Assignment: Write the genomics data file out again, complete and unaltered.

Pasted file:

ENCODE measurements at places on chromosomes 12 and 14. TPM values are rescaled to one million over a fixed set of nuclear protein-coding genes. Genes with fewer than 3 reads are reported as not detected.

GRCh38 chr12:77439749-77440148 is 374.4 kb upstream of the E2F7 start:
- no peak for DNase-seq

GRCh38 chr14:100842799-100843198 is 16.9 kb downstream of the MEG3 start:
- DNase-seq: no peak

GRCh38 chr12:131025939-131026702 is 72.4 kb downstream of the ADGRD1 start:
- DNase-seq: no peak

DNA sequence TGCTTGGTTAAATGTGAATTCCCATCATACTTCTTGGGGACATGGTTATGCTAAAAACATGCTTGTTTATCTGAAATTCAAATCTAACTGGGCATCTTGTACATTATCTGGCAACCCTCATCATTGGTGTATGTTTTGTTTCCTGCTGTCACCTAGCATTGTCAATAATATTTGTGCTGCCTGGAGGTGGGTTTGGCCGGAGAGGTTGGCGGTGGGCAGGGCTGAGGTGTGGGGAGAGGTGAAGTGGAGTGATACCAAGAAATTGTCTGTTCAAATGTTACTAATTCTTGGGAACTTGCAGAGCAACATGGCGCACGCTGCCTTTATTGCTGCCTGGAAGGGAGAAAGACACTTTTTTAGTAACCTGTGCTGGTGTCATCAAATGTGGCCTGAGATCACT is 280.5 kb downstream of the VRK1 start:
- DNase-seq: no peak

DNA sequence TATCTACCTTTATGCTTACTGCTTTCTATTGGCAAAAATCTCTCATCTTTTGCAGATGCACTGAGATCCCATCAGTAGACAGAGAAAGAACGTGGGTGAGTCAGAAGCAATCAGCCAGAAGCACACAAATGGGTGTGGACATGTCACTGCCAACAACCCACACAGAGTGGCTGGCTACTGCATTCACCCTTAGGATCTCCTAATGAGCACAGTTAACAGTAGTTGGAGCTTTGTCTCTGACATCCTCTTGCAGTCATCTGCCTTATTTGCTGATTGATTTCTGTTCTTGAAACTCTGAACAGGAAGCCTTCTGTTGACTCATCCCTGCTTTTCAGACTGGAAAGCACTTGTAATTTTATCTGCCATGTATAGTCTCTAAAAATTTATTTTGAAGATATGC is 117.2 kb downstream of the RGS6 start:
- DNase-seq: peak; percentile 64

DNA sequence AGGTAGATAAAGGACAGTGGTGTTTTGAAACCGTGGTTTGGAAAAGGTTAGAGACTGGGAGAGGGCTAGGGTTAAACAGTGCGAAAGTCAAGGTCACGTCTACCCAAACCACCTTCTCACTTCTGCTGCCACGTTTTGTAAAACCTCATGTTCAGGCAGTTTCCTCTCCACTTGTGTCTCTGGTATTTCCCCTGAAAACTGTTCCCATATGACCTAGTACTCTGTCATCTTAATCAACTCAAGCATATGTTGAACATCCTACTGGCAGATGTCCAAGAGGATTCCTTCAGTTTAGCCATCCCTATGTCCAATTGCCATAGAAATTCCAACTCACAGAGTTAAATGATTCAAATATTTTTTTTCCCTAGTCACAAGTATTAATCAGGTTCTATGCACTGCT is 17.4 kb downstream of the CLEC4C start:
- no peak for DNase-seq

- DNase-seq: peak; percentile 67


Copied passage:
ENCODE measurements at places on chromosomes 12 and 14. TPM values are rescaled to one million over a fixed set of nuclear protein-coding genes. Genes with fewer than 3 reads are reported as not detected.

GRCh38 chr12:77439749-77440148 is 374.4 kb upstream of the E2F7 start:
- no peak for DNase-seq

GRCh38 chr14:100842799-100843198 is 16.9 kb downstream of the MEG3 start:
- DNase-seq: no peak

GRCh38 chr12:131025939-131026702 is 72.4 kb downstream of the ADGRD1 start:
- DNase-seq: no peak

DNA sequence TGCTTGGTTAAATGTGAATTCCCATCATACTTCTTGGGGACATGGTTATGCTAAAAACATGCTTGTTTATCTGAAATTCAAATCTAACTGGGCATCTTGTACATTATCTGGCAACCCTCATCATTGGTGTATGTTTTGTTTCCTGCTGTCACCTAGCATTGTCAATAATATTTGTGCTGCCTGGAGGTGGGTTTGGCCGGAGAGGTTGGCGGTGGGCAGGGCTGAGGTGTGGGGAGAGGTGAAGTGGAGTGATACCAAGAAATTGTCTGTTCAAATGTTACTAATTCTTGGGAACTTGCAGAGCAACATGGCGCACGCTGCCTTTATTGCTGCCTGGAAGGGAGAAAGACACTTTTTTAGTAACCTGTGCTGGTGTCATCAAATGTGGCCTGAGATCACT is 280.5 kb downstream of the VRK1 start:
- DNase-seq: no peak

DNA sequence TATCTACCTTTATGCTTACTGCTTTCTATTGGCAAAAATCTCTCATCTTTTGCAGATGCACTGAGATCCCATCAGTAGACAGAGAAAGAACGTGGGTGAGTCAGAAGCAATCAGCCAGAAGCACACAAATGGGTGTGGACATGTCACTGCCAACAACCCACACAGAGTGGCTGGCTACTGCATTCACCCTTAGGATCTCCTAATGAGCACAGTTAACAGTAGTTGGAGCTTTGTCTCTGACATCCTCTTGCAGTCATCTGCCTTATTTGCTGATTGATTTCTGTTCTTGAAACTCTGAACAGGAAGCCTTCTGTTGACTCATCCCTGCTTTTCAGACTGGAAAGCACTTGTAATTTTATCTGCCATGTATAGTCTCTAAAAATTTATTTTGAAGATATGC is 117.2 kb downstream of the RGS6 start:
- DNase-seq: peak; percentile 64

DNA sequence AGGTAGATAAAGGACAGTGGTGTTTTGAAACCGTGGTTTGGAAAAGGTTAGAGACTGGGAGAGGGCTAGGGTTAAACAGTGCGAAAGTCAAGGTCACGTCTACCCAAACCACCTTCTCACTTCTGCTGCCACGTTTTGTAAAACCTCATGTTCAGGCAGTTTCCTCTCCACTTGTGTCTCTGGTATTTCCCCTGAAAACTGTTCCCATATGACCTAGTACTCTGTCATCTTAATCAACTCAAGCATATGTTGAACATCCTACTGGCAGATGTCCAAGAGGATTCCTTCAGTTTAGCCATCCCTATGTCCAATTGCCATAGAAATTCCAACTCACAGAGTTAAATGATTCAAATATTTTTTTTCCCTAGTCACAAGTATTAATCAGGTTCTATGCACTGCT is 17.4 kb downstream of the CLEC4C start:
- no peak for DNase-seq

- DNase-seq: peak; percentile 67